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Level 1. Machine Capacity: energetics of macromolecules.

The results described above indicate that we can successfully apply ideas from information theory to molecular interactions. This suggests that other concepts from information theory should also apply. An important concept is that of the channel capacity. A given communications channel, such as a radio signal, will operate over a certain range of frequencies W and the signal will dissipate some power P into the receiver. The receiver must distinguish the signal from thermal noise N it is also receiving. Shannon found that these factors alone define the highest rate of information that can pass across the channel:

 $H = -\sum p \log_2 p$ (5)

He also proved a remarkable theorem about the channel capacity [10]. If the rate of communication R is greater than the capacity, at most C bits per second will get through. On the other hand if $\sum p = 1$, the error rate may be made as small as desired but not zero. The way to do this is to encode the signal to protect it from noise so that when the signal is decoded, errors can be corrected. Coding is used in compact disks to correct up to 4000 simultaneous bit errors [11], which is why CD music is so clear.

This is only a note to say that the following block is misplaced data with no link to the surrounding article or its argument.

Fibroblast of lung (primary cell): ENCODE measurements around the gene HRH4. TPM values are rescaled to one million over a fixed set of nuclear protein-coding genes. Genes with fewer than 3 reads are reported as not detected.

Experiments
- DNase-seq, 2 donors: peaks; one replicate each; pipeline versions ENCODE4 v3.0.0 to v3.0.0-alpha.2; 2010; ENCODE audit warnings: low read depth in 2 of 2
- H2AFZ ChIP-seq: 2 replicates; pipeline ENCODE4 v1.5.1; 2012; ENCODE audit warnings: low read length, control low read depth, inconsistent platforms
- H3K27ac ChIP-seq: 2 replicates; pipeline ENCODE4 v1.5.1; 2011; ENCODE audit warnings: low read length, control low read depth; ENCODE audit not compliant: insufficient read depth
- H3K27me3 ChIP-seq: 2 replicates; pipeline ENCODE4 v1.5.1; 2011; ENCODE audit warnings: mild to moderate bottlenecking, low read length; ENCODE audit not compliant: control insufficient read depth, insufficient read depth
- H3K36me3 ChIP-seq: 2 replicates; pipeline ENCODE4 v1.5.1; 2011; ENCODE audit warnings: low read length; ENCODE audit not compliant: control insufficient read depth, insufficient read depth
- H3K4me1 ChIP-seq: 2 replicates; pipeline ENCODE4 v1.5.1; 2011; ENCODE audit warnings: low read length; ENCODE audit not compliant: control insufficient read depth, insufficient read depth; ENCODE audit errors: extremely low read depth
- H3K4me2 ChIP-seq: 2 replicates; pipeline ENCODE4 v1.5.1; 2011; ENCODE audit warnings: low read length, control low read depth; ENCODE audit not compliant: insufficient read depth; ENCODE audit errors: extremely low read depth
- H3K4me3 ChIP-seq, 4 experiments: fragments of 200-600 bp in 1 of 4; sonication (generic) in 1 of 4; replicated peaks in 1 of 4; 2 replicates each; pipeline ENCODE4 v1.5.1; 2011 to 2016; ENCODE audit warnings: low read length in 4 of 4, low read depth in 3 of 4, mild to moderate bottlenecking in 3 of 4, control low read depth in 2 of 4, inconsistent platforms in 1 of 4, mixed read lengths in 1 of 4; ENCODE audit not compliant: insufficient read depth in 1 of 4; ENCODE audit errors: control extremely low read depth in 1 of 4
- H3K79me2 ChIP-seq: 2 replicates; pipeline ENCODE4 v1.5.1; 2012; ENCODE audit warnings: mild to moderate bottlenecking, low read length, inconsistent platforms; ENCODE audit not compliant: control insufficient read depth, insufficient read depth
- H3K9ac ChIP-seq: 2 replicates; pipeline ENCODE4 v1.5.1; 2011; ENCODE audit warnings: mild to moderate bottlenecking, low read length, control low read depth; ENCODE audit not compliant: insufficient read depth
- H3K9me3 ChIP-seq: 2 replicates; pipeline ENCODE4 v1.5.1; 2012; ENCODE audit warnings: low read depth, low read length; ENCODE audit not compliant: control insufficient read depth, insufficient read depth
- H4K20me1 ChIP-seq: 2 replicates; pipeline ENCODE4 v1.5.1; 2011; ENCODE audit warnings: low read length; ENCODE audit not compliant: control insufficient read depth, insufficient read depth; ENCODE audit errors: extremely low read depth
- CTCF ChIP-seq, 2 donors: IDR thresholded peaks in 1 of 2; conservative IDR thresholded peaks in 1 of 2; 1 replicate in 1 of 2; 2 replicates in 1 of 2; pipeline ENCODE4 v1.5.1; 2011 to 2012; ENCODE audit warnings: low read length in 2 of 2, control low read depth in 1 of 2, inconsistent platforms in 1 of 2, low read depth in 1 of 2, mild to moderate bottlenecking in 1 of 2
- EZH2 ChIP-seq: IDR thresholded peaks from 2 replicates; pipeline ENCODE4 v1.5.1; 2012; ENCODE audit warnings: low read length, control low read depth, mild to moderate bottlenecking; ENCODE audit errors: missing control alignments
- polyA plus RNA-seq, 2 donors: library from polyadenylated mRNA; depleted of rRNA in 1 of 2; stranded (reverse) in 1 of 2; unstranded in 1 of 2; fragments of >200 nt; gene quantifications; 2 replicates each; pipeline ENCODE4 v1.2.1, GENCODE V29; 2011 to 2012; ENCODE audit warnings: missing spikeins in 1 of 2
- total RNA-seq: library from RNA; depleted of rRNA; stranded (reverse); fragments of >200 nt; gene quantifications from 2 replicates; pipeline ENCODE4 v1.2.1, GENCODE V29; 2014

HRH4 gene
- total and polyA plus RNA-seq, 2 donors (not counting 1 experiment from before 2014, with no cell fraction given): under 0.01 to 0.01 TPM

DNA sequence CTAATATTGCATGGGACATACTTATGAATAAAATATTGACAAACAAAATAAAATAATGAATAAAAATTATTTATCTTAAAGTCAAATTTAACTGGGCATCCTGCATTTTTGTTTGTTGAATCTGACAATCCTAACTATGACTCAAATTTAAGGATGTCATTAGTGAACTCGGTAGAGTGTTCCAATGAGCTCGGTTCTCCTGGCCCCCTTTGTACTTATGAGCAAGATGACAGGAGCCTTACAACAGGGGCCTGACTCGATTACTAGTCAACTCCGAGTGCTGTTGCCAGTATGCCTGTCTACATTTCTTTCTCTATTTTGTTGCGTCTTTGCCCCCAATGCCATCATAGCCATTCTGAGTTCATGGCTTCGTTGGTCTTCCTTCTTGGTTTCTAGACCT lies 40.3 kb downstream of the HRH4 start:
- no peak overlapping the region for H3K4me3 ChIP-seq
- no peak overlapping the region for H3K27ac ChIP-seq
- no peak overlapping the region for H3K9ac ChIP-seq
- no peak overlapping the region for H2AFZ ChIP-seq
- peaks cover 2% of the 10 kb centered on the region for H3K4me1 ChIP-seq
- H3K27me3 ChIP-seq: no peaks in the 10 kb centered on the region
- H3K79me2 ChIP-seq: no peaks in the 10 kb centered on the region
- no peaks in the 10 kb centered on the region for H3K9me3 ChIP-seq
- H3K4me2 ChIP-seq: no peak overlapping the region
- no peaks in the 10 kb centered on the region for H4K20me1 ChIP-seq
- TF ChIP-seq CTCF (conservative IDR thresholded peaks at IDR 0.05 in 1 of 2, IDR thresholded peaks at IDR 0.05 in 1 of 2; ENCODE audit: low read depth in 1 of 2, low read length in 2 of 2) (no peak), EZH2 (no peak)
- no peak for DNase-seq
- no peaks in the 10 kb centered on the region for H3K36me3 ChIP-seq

The corresponding ideas can be constructed for molecular interactions in which a molecule (``molecular machine'') makes choices from among several possibilities [12,4]. The corresponding statement of the theorem is that so long as the molecular machine does not exceed the machine capacity, the molecular interactions can have as few errors as necessary for survival of the organism. Of course statements cannot be about ``desires'' in molecular biology, so the theorem is related to the evolution of the system. This mathematical result explains the observed precision of genetic control systems.




next up previous
Next: Level 2. The Second Up: New Approaches in Mathematical Previous: Level 0. Sequence Logos:
Tom Schneider
2000-10-13

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